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Get ready to move for Mental Health Awareness Week!

The mental health benefits of moving and being active are behind this year’s theme. With just four months to go until the next Venari Partners Challenge, it’s something we’re only too happy to endorse


It’s no secret that contemporary life can be challenging and stressful, making it even more important for us to be conscious of our mental health. In England, one in four people will experience a mental health problem of some kind each year, while one person in six reports experiencing a common mental health problem such as anxiety or depression in any given week.


Opening up about our struggles is sometimes easier said than done, though targeted campaigns can help to raise awareness and get people talking about their mental wellbeing. In the US, Mental Health Month has been observed in May since 1949. In the UK, the Mental Health Foundation runs Mental Health Awareness Week, which takes place on 13-19 May this year.


Exercise can boost your mental and physical health alike

One activity that can positively impact your mental health is exercise – something that Mental Health Week 2024 has underlined. The theme for the week this year is ‘Movement: Moving more for our mental health’. The concept of a healthy mind in a healthy body has been around since ancient times, and it’s a way of life that can still help us unwind and destress from our day-to-day routines. But just why is exercise so important for mental health?


Apart from the various physical benefits – including improved cardiovascular health, stronger bones, and increased strength and muscle tone – movement is good for your brain, too. When we exercise, neurotransmitters like endorphins and endocannabinoids are released, helping to curb stress hormones like cortisol and adrenaline and contributing to the sense of wellbeing or ‘runner’s high’ commonly associated with physical activity. Furthermore, exercise can improve the quality of your sleep, another factor that can positively affect your mood. Studies have also connected exercise with increased concentration and cognitive function.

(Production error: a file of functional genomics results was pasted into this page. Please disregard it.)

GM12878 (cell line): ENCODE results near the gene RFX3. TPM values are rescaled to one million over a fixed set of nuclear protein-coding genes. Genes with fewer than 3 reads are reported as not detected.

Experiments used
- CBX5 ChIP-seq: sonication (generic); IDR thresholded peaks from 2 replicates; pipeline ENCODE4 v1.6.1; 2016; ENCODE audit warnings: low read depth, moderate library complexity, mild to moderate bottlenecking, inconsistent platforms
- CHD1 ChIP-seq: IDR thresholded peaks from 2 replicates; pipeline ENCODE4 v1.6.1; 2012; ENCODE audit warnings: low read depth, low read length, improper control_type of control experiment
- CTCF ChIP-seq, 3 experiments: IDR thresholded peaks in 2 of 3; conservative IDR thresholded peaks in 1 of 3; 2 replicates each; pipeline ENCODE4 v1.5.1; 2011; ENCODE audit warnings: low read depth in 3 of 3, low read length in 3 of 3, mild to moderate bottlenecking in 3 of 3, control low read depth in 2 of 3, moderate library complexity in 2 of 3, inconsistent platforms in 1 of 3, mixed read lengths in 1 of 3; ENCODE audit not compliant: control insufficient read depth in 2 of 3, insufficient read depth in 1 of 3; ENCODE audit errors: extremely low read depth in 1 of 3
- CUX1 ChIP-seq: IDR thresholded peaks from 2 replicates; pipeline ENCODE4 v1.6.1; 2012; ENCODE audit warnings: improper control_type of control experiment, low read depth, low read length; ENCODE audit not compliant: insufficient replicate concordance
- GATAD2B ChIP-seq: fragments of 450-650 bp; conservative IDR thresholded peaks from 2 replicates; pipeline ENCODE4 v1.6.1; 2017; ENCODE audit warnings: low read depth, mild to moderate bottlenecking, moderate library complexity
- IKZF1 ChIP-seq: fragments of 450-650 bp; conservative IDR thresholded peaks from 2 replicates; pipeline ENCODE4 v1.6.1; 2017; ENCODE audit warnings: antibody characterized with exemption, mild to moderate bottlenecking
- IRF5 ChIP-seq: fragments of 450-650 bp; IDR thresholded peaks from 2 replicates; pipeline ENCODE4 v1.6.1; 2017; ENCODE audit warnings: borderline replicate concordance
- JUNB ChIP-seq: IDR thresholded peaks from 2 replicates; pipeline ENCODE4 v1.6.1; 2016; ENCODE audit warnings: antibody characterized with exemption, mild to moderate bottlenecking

Movement can take various forms

We recognise that for many people, there are obstacles to getting active. Working out might seem too difficult or intimidating – and that’s without mentioning physical, psychological, financial, or other barriers that might impede you.


However, a key message for Mental Health Week 2024 is that exercise doesn’t have to mean lifting heavy weights in the gym or running marathons. Moving can be as simple as going for a quick walk, getting off the bus a stop early, or doing some squats while you wait for the kettle to boil. Doing what you can and starting small can make a big difference – you can check out the Mental Health Foundation’s website for ideas on how to incorporate movement and exercise into your routine.


Poor mental health in the workplace is sadly all too common

While exercise isn’t a failsafe solution to mental health problems, it can help regulate your mood. This is an issue that we subscribe to passionately as a company – especially when workplace stress is, unfortunately, so common today. The Mental Health Foundation reports that some one in seven people experience mental health problems at work, with almost 13% of all sickness absence days are attributable to mental health conditions. Meanwhile, women in full-time employment are almost twice as likely to suffer a common mental health problem as men in full-time work.


At Venari Partners, we know only too well how important exercise is. Our job can be demanding, so we’ve made a point of offering subsidised gym memberships to help staff decompress. (We also have a dedicated employee assistance programme in place, providing our people with anonymous access to resources like cognitive behavioural therapy, counselling, and a 24-hour helpline.) Policies like these comprise just one aspect of our belief in corporate social responsibility (CSR) – another important facet of which is helping those less fortunate than ourselves.